The Symposium



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The Symposium: 172a-173e Summary & Analysis

The dialogue begins with Apollodorus in the middle of a conversation with an unnamed companion. His companion has asked him about a dinner party at Agathon’s house, where Socrates and several others made speeches about love. Apollodorus explains that he’s well prepared to answer his companion, because he’d been asked this same question by another friend, Glaucon, while he was walking to Athens the other day.
The fact that the story begins in the middle of the action is unsettling, immediately giving the reader a sense of being along for the journey. It’s also curious that so many people are eager for details about a dinner party. Leaving Apollodorus’s companion unidentified allows the reader to occupy the role of that companion.
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Apollodorus explains that Glaucon was eager for a more exact account of what happened at the party, and knew that as Socrates’s friend, Apollodorus was the best person to report what Socrates said. Apollodorus pointed out that he couldn’t give an exact account, because the symposium took place a long time ago, and Apollodorus has only been Socrates’s disciple for the past three years. Apollodorus explained to Glaucon that before he became Socrates’s disciple, he “used to run around aimlessly,” with no interest in philosophy; though he thought he was doing something important, he was actually in a “pathetic state.”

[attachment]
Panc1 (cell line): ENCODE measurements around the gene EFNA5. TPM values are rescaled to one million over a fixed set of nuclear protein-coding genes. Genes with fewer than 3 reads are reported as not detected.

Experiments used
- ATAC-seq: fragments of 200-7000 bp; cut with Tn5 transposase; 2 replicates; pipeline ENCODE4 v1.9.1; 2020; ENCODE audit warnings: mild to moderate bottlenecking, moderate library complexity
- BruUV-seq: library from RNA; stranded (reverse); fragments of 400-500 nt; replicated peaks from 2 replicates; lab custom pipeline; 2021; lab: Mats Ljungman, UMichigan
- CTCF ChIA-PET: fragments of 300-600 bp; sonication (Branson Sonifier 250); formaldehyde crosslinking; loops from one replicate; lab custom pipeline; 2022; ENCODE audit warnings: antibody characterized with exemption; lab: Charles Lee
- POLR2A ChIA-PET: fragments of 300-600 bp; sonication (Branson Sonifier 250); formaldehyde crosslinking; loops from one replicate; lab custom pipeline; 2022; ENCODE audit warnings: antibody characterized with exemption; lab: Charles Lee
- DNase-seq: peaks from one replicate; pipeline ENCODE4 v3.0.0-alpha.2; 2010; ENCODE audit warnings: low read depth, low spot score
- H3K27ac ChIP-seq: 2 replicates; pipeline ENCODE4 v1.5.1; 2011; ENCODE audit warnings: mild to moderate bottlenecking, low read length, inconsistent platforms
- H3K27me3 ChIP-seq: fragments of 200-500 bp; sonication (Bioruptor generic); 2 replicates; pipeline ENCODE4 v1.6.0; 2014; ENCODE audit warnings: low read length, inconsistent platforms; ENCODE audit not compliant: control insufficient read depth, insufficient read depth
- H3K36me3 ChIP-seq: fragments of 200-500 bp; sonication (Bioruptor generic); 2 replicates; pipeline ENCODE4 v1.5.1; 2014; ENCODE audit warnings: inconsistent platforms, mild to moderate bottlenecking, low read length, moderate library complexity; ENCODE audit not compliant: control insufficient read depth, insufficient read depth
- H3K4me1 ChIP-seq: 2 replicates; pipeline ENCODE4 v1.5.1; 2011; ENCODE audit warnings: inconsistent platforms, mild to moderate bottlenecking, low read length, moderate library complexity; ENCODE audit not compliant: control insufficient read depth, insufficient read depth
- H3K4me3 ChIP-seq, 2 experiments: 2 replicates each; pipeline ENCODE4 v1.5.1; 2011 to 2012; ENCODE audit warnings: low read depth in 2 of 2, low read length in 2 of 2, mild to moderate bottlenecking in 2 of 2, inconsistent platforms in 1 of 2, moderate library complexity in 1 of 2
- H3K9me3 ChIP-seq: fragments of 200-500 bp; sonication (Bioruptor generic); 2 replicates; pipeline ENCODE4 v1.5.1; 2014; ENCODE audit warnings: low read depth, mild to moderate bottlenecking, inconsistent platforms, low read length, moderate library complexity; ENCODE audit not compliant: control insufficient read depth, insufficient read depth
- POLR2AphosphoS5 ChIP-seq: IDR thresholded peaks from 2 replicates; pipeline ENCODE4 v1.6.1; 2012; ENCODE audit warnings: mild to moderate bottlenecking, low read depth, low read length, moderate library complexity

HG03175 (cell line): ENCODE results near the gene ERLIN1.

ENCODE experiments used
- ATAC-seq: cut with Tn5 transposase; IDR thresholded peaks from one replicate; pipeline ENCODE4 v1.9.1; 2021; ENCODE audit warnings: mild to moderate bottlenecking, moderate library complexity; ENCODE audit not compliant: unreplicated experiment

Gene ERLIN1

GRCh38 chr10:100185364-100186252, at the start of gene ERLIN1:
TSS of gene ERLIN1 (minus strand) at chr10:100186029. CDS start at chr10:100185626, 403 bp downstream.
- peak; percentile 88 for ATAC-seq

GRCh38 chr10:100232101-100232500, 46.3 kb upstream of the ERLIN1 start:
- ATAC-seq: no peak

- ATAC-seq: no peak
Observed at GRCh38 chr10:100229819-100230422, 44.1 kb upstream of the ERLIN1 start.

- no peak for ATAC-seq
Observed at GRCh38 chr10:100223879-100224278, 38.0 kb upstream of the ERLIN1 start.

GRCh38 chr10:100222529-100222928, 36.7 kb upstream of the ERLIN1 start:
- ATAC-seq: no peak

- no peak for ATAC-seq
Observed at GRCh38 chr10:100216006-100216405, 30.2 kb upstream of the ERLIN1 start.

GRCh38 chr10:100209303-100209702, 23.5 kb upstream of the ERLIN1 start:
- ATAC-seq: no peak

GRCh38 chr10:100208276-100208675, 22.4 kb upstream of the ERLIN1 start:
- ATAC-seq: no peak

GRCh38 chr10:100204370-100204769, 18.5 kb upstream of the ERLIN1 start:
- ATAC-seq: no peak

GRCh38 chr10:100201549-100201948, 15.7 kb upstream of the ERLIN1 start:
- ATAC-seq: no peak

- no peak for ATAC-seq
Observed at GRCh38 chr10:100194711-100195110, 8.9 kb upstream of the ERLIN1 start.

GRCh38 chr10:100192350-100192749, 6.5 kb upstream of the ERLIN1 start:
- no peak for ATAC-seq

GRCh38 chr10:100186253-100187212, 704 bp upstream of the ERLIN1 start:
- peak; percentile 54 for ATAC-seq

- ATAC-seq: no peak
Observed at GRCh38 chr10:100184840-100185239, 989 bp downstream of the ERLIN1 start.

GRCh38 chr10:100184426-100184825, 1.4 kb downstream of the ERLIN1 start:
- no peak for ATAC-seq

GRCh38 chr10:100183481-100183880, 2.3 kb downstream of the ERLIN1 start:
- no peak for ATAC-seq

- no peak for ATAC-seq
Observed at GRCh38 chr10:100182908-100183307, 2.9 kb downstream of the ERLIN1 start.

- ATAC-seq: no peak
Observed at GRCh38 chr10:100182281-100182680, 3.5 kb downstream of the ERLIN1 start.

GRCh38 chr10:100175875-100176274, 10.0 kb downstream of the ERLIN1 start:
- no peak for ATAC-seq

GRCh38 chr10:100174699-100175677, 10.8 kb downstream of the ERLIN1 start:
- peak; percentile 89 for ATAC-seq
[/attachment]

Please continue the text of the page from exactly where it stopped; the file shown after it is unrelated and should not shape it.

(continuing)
Glaucon and the present-day companion are both very eager to know exactly what Socrates said at this party, which likely took place more than a decade ago. This suggests that Socrates’s teachings were much sought after by this time, even if they come second- or third-hand. Apollodorus’s comments on his transformed lifestyle also underscore the importance to Plato of a life spent intentionally pursuing wisdom.
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Related Quotes
Talking to Glaucon, Apollodorus explains that the dinner party took place after Agathon won a prize for the first tragedy he had written. Apollodorus heard about the party from a man named Aristodemus who was in love with Socrates at the time. Aristodemus had suggested that he relay the story as they walked along the road to Athens. Returning to his present unnamed companion, Apollodorus says he’ll tell him the story in the same way now.
In connection with religious festivals at Athens, tragedies were performed in competition, and winning the event was a big honor. Aristodemus’s feelings for Socrates hint at the upcoming discussion of the homoerotic associations of philosophy. Additionally, telling the story of the symposium as they walk is suggestive of the Platonic emphasis on the journey toward truth.
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